Last updateFri, 27 Mar 2020 10am

Legal snags, dissent could scuttle sale of abandoned athletes’ village

The eight-year saga of the polemic 2011 Pan American Games athletes’ village – empty ever since the sporting event ended – could finally be coming to an end.


pg3Last Monday, Jalisco Governor Enrique Alfaro confirmed that a private consortium has signed a contract to purchase the entire complex, located on the western perimeter of Guadalajara next to the Primavera Forest, across from the Akron Stadium, home to the Guadalajara Chivas.

The Villas Panamericanas are comprised of four large buildings containing around 1,500 apartments that were built to house more than 5,000 athletes and officials during the October 2011 sports event.

Originally, the complex was slated to be sold off as private apartments, but the fierce objections of neighbors and environmental organizations concerned about potential damage to the Primavera put those plans on the back burner.

Most of the money to build the athletes’ village  came from the Instituto de Pensiones del Estado de Jalisco (Ipejal), the pension fund for state employees.  The managers of this fund had expected to recoup their investment – and more – following the sale of the units.

The investment has been in limbo, however, as successive Zapopan municipal administrations sided with NGOs to block any attempt to transform the complex into residential housing.

Meanwhile, various attempts to convert the site into private office or government building space have all come up short.

The sale of the site for 1.5 billion pesos is being done to ensure that the economic future of state workers is not compromised, said Alfaro, who had previously been a critic of the Villas project. “We can’t just sit with our arms crossed,” he said.

The governor stressed that his administration will work closely with Zapopan authorities to ensure that the zone does not suffer “uncontrolled urbanization” and that environmental laws are respected.

According to some reports, the purchasing company, Green Life Capital, SAPI S.A. de C.V., was established three months ago with the express purpose of purchasing the abandoned complex. On its list of associates are several individuals  who have worked for various municipal councils over the past decade, or held senior positions in local and national business chambers or organizations.

Opponents to the Villas, who would like to see the complex raized to the ground, reacted swiftly and harshly.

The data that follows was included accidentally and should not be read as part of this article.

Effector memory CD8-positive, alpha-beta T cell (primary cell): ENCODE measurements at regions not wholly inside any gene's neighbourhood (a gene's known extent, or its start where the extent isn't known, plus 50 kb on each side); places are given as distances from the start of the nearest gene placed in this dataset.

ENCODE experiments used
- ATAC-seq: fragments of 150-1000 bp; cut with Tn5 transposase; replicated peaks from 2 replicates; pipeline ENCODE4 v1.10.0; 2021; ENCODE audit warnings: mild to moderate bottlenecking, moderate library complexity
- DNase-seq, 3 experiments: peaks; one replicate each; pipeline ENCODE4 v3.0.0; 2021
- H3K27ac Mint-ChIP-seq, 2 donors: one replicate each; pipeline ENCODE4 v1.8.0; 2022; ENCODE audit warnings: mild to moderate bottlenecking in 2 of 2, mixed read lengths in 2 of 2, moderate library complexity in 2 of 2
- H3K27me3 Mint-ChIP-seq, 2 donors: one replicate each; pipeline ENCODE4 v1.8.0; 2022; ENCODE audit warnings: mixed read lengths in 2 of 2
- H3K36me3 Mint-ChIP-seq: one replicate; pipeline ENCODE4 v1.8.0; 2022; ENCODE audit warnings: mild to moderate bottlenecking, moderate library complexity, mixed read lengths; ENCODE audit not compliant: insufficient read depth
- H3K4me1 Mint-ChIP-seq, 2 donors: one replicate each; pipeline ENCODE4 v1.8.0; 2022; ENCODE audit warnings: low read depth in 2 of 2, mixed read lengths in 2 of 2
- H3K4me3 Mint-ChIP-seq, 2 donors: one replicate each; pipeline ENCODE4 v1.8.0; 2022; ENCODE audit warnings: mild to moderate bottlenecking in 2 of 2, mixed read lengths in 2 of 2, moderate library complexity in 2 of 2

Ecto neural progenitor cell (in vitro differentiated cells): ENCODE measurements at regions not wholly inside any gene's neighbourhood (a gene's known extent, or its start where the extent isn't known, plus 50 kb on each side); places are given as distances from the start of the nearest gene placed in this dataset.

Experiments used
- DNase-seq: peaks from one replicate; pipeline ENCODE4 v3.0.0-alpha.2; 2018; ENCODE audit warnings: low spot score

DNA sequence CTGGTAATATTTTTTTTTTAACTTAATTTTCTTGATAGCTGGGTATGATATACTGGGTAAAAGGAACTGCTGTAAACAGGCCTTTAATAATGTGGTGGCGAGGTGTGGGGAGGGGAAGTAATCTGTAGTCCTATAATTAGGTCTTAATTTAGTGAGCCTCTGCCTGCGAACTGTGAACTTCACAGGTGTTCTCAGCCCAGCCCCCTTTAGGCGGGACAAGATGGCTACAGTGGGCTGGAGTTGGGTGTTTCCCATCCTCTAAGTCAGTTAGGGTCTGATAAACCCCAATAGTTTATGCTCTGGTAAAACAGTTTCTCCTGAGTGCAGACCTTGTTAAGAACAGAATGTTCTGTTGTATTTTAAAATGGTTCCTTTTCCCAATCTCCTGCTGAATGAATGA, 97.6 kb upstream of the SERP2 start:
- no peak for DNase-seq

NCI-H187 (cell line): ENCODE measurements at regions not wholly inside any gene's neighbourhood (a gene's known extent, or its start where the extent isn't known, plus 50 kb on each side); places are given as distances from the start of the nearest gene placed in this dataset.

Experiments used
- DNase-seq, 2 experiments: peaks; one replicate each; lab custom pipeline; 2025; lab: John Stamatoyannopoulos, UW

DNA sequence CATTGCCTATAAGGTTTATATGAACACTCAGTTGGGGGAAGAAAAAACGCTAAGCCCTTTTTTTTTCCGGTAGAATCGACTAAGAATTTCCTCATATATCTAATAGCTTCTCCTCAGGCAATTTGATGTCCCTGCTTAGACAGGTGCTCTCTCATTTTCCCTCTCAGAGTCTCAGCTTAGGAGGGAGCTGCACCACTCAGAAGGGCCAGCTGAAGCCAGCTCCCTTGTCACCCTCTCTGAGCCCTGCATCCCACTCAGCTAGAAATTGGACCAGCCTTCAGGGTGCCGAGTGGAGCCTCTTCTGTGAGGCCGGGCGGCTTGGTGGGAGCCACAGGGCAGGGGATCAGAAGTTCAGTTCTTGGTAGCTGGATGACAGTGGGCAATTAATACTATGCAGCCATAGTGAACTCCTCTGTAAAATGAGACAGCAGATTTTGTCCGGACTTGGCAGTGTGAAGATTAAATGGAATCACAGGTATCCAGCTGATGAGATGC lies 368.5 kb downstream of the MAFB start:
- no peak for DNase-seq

“This whole business smells rotten,” said Alejandro Cárdenas, president of the Parlamento de Colonias de la Zona Metropolitana. He stressed that any attempt to redevelop the complex would violate existing legal injunctions.

Sergio Peraza, president of the nearby Rancho Contento neighborhood association, said he hoped Zapopan Mayor Pablo Lemus would keep his word and deny  construction permits for work that the new owners are planning at the site.

Lemus suggested this week that the state government will be unable to complete the sale unless all outstanding legal disputes are resolved. He said various criteria would need to be met before any permits are granted, including recognition of the area around the Villas, known as El Bajio, as a protected zone.

Futuro, the political organization spearheaded by former independent legislator Pedro Kumamoto, was especially savage in its criticism of the state governor.  While not going as far as to call the process corrupt, a video released by Futuro said the government had “learned nothing” from previous “disastrous” government-private sector transactions.  “The governor is hiding behind the state workers. The Villas should be demolished. Selling them opens the door to disaster,” the video stated.

In a press release, Ipejal said the sale of the complex will be carried out to the highest legal standards with complete transparency. The missive noted that Green Life Capital will not be permitted to redevelop the site without the correct environmental studies, or strategies for the disposal of sewage in their plans.  (In 2011, the athletes’ village’s water treatment plant was unable to handle the amount of water used by its inhabitants, and thousands of liters of sewage overflowed into the pristine green space and nearby woodland.)

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